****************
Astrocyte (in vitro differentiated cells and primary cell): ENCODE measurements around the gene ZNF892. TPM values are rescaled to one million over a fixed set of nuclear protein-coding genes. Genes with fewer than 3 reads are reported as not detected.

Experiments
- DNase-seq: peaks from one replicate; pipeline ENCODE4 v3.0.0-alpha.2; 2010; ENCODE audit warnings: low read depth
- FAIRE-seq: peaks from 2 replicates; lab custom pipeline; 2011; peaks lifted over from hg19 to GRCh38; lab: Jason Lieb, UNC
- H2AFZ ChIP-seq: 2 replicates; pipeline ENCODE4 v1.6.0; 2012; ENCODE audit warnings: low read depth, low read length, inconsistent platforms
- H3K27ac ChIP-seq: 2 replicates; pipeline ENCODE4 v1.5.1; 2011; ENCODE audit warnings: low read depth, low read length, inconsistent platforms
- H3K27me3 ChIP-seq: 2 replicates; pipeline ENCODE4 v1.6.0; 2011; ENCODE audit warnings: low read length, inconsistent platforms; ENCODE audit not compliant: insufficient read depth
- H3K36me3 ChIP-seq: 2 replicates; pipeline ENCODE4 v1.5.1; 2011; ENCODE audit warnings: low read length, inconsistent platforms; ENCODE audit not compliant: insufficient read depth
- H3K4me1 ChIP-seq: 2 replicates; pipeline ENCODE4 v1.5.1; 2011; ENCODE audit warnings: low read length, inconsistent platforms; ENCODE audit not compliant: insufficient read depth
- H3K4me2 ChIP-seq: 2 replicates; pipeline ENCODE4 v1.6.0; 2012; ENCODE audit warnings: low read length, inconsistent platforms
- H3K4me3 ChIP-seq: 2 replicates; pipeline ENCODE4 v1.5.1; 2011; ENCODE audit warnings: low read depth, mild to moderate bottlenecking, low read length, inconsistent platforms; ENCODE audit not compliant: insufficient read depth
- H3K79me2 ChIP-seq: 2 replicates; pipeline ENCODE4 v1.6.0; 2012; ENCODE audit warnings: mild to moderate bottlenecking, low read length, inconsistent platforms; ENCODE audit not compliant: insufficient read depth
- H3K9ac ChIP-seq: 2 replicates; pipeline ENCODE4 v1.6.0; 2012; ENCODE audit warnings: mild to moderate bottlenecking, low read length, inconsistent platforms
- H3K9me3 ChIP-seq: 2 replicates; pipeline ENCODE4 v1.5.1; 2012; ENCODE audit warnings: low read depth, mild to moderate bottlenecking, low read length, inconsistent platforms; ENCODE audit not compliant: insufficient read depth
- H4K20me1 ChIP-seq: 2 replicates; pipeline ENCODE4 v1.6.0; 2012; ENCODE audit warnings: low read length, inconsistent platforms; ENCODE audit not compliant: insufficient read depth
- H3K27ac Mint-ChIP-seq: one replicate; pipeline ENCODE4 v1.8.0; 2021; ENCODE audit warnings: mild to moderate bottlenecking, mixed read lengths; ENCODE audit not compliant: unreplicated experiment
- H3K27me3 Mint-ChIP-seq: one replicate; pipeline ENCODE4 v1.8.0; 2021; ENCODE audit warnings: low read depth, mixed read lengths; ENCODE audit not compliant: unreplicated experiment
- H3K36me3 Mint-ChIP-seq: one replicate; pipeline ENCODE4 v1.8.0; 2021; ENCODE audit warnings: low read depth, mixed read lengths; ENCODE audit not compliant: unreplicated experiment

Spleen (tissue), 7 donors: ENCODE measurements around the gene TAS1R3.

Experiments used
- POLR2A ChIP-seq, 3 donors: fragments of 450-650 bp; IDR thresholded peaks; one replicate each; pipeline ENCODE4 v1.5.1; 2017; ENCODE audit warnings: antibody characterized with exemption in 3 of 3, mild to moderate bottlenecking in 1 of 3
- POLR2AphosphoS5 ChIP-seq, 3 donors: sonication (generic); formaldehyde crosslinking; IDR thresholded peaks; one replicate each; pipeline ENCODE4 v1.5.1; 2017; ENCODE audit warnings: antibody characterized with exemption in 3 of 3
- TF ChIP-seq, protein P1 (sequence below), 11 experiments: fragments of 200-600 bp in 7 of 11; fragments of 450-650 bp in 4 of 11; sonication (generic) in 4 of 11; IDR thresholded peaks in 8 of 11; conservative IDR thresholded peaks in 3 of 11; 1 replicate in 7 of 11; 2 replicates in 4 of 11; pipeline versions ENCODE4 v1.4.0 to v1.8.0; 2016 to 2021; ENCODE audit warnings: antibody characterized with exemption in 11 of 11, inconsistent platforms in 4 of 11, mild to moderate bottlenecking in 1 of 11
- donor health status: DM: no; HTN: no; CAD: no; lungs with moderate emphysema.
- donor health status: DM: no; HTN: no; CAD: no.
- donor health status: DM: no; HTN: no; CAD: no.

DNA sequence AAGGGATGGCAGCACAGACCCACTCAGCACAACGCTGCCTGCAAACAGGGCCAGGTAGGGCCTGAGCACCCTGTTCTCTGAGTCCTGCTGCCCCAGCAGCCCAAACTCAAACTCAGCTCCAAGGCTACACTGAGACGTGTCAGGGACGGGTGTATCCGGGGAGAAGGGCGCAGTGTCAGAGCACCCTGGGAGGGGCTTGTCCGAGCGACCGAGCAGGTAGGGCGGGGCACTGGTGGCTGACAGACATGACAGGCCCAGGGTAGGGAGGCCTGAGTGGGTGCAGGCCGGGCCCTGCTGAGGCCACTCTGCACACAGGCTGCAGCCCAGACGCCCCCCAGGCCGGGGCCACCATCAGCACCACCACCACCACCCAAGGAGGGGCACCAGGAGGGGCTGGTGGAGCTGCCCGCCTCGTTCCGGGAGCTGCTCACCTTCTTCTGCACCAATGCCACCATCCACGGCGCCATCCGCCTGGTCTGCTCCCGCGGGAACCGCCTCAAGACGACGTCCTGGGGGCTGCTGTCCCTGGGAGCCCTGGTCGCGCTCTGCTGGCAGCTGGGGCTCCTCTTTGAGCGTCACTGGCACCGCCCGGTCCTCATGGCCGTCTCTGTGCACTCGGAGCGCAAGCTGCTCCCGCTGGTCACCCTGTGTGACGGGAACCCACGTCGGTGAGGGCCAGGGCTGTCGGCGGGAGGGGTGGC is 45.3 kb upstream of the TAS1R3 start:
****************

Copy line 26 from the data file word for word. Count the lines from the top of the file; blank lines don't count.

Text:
- donor health status: DM: no; HTN: no; CAD: no.